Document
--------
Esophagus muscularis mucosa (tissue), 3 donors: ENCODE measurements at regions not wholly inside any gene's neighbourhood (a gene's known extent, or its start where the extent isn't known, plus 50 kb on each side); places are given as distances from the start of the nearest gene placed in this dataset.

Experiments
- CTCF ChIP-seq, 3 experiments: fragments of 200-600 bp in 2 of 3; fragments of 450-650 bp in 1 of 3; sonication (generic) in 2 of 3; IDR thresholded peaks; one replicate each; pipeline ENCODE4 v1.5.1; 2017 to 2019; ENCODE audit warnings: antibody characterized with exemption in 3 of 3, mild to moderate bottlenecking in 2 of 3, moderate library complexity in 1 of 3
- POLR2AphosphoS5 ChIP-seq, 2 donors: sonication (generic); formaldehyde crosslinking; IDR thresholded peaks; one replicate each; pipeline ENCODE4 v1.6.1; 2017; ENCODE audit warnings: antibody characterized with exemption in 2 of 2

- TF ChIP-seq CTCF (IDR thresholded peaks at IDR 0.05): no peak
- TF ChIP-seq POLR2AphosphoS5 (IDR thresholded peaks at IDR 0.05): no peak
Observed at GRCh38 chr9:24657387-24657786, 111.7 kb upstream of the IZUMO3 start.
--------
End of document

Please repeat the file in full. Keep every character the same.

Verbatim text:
Esophagus muscularis mucosa (tissue), 3 donors: ENCODE measurements at regions not wholly inside any gene's neighbourhood (a gene's known extent, or its start where the extent isn't known, plus 50 kb on each side); places are given as distances from the start of the nearest gene placed in this dataset.

Experiments
- CTCF ChIP-seq, 3 experiments: fragments of 200-600 bp in 2 of 3; fragments of 450-650 bp in 1 of 3; sonication (generic) in 2 of 3; IDR thresholded peaks; one replicate each; pipeline ENCODE4 v1.5.1; 2017 to 2019; ENCODE audit warnings: antibody characterized with exemption in 3 of 3, mild to moderate bottlenecking in 2 of 3, moderate library complexity in 1 of 3
- POLR2AphosphoS5 ChIP-seq, 2 donors: sonication (generic); formaldehyde crosslinking; IDR thresholded peaks; one replicate each; pipeline ENCODE4 v1.6.1; 2017; ENCODE audit warnings: antibody characterized with exemption in 2 of 2

- TF ChIP-seq CTCF (IDR thresholded peaks at IDR 0.05): no peak
- TF ChIP-seq POLR2AphosphoS5 (IDR thresholded peaks at IDR 0.05): no peak
Observed at GRCh38 chr9:24657387-24657786, 111.7 kb upstream of the IZUMO3 start.